So, I’m gonna go ahead and not dwell on the fact that it’s been a year since I posted anything to this site. I’ve been writing quite a bit, though (chau, dissertation), and have published a few book reviews here and there. I’m pretty excited about the most recent one: not only was it for Music… Read More All about Bellatin
There are a million reasons I shouldn’t be writing this post right now, but I can’t stop thinking about the disappointing turn Zadie Smith’s otherwise beautiful reflection on climate change for the New York Review of Books takes at the end. Early in the piece, Smith talks about how comfortably her contemporaries have settled into discussions of the “new normal”—avoiding,… Read More Blame Derrida
On May 3, I’ll be moderating a panel sponsored by the PEN Translation Committee for the organization’s World Voices festival. I’m very excited to hear what the panelists have to say about language, politics, and “dangerous” or endangered texts. I suspect there are people who would like to attend, but will be unable to for one reason or… Read More Translating on the Edge at PEN World Voices
It’s been a while since I’ve written anything here, but I have been keeping busy. Since October, a couple of book reviews have come out here and there, and a more or less respectable amount of headway has been made on my dissertation. I turned in the final manuscript for The Dark, the most recent of… Read More hello, again.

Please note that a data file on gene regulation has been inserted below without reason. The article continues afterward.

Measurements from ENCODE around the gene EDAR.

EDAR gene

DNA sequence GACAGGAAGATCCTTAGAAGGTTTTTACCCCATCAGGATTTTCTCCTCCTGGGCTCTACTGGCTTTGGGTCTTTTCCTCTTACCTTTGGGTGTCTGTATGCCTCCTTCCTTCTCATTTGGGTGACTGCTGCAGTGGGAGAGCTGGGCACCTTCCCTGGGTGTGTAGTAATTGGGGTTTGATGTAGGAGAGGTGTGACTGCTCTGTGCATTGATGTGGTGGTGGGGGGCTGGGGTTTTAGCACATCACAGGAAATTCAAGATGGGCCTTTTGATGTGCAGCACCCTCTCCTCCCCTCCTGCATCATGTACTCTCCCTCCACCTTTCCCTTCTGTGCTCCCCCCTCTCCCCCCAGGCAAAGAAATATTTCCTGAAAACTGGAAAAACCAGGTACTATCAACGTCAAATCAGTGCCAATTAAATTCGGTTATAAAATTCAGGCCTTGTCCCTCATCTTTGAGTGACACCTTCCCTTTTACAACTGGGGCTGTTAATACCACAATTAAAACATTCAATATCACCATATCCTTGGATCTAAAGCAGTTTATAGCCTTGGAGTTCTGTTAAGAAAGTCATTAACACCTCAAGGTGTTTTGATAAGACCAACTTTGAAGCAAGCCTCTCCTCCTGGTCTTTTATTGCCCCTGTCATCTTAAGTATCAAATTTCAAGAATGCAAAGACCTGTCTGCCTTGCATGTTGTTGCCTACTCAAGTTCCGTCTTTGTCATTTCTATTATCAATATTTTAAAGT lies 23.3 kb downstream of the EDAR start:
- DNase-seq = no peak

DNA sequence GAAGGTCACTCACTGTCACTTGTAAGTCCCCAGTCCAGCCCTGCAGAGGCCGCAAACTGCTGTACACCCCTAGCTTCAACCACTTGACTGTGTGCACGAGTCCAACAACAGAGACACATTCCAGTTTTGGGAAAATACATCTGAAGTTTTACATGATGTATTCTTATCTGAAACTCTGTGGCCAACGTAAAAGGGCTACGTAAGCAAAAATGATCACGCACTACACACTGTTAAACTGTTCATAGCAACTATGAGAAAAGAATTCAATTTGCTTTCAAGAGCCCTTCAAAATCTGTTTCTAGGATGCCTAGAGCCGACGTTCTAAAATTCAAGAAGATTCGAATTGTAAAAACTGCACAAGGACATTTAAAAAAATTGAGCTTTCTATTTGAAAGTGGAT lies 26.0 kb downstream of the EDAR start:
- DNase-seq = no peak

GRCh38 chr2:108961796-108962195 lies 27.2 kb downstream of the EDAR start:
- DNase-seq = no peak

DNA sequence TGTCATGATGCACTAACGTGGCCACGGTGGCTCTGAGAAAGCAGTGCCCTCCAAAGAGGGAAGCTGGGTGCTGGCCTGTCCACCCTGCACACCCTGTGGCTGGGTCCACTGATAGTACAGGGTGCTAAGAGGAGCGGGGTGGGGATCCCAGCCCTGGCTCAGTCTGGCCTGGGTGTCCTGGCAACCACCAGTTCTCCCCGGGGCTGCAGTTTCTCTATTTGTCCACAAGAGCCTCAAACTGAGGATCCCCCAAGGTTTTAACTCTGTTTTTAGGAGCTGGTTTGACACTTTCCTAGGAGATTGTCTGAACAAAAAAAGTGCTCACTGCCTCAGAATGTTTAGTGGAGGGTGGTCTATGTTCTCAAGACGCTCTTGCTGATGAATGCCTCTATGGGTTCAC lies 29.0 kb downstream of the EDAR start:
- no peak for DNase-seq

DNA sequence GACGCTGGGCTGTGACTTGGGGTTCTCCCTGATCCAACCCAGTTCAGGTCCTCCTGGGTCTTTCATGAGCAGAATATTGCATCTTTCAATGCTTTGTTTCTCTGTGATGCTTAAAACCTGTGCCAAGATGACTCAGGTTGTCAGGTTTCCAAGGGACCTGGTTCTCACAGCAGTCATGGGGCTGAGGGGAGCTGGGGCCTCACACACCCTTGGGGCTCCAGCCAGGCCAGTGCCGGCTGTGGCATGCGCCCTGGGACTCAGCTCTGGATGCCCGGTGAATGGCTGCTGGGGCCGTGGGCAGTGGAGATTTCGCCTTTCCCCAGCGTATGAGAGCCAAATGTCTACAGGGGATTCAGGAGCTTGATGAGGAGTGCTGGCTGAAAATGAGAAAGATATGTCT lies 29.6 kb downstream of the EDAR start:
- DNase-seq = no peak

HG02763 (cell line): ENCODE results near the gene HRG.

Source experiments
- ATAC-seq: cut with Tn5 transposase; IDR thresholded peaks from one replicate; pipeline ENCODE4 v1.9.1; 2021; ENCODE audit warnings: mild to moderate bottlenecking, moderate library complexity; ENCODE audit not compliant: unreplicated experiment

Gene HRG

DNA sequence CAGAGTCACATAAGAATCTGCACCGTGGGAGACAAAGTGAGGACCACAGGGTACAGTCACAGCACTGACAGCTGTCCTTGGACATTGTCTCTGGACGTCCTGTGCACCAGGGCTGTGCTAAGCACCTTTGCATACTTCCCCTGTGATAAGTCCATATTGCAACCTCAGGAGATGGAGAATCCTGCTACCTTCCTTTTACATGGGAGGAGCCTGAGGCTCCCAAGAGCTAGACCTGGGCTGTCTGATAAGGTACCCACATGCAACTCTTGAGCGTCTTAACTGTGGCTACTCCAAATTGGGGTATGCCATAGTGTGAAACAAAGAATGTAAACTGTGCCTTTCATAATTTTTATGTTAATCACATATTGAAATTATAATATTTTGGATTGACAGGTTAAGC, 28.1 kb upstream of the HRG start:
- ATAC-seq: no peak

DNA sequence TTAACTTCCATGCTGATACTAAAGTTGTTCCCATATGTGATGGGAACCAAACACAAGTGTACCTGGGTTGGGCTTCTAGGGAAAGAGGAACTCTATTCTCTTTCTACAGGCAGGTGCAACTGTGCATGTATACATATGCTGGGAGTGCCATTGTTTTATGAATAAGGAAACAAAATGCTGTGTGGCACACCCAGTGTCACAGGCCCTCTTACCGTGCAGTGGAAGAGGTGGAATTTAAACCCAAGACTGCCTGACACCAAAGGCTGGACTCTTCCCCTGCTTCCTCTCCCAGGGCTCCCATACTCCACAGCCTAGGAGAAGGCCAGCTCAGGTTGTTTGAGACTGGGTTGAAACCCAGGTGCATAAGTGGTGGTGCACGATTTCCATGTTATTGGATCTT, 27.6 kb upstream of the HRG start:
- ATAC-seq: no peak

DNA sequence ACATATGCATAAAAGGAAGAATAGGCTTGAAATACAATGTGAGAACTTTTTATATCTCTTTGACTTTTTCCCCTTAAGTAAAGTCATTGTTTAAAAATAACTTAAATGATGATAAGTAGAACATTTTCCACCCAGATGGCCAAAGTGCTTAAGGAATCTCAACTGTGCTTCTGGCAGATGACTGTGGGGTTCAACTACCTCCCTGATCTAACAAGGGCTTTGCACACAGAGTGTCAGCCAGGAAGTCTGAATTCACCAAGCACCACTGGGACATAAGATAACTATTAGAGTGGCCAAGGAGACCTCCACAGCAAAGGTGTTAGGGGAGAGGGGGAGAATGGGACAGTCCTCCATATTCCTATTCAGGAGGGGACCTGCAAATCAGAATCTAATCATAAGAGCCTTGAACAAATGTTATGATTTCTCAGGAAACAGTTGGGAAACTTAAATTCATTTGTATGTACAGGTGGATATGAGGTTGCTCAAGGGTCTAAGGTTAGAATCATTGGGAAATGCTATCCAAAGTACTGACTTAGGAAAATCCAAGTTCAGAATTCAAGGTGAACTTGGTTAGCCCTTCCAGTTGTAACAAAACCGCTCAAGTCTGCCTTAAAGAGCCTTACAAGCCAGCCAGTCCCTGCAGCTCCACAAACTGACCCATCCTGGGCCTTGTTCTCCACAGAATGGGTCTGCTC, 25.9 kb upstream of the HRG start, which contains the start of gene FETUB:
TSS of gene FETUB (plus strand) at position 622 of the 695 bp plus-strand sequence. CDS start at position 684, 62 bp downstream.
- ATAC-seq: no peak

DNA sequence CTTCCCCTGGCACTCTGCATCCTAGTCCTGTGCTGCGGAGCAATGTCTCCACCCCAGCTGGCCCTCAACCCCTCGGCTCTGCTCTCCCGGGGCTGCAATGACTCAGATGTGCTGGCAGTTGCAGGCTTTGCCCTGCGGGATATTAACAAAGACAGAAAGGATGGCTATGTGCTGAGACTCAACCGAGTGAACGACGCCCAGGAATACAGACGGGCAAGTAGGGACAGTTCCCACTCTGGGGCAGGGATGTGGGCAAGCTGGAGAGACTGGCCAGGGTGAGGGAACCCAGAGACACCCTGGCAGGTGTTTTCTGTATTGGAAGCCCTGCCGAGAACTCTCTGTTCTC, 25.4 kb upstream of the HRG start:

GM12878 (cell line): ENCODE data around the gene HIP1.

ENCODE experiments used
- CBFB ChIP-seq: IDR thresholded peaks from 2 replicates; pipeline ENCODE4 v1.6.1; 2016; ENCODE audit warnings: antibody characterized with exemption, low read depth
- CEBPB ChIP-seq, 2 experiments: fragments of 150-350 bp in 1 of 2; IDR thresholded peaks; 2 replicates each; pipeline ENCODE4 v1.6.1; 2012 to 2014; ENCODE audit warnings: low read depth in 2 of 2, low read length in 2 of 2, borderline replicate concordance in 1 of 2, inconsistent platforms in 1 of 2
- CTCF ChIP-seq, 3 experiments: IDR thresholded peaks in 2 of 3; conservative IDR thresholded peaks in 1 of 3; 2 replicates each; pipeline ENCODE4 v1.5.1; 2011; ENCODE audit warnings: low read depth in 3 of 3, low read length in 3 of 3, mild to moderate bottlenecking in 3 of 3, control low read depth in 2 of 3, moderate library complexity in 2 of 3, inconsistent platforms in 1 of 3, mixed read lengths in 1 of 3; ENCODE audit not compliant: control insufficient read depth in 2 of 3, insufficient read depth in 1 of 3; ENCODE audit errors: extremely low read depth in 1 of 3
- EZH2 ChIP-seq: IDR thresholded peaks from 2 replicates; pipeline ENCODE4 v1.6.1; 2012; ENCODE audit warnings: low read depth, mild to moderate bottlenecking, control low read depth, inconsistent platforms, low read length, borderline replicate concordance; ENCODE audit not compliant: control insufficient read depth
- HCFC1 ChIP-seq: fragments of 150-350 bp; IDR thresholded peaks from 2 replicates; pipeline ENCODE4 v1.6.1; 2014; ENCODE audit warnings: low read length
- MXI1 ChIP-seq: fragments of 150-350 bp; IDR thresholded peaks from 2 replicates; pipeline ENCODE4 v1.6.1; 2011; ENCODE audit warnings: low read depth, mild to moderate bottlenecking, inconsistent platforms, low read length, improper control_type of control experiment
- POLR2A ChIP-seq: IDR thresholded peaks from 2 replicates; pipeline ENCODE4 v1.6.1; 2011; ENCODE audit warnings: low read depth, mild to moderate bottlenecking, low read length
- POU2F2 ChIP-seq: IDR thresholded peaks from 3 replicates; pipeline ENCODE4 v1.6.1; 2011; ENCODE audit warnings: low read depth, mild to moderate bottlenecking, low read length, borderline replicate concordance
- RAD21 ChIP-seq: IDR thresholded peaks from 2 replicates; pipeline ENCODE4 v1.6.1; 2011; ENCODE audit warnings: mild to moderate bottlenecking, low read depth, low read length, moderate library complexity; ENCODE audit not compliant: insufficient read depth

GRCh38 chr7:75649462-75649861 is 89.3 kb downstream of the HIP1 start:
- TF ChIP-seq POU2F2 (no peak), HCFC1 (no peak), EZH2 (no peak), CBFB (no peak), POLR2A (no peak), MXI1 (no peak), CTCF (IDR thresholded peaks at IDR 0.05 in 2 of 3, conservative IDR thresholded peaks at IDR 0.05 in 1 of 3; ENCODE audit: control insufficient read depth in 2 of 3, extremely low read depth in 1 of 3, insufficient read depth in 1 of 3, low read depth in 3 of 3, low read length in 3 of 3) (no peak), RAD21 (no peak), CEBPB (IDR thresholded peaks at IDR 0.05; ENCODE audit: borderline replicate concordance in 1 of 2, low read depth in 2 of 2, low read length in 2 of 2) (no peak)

A few months ago, I found myself de sobremesa with a motley bunch of porteños and transplants from all corners, staring at the cheese rinds, empty bottles, and cracker shards scattered across the table as reminders of the pleasant meal we’d just shared and the less pleasant morning to come. In one of the sated… Read More on causes, lost and found.
Tierra de los padres dir. Nicolás Prividera (Argentina 2011) Of all the things one could say about it, it would be hard to accuse Tierra de los padres of a lack of ambition, aesthetically or politically. The film, which was controversially excluded from the BAFICI and Mar del Plata festivals despite being lauded in Toronto,… Read More the angels of history
Many thanks to Scott Esposito of The Quarterly Conversation, who brought Daniel Bosch’s recent essay on William Kentridge to my attention. Those of you who read Sergio Chejfec’s My Two Worlds will remember Kentridge’s appearance toward the end of the book, and how his explicitly rendered lines of sight echo the narrator’s particular way of… Read More a bouquet of dark matter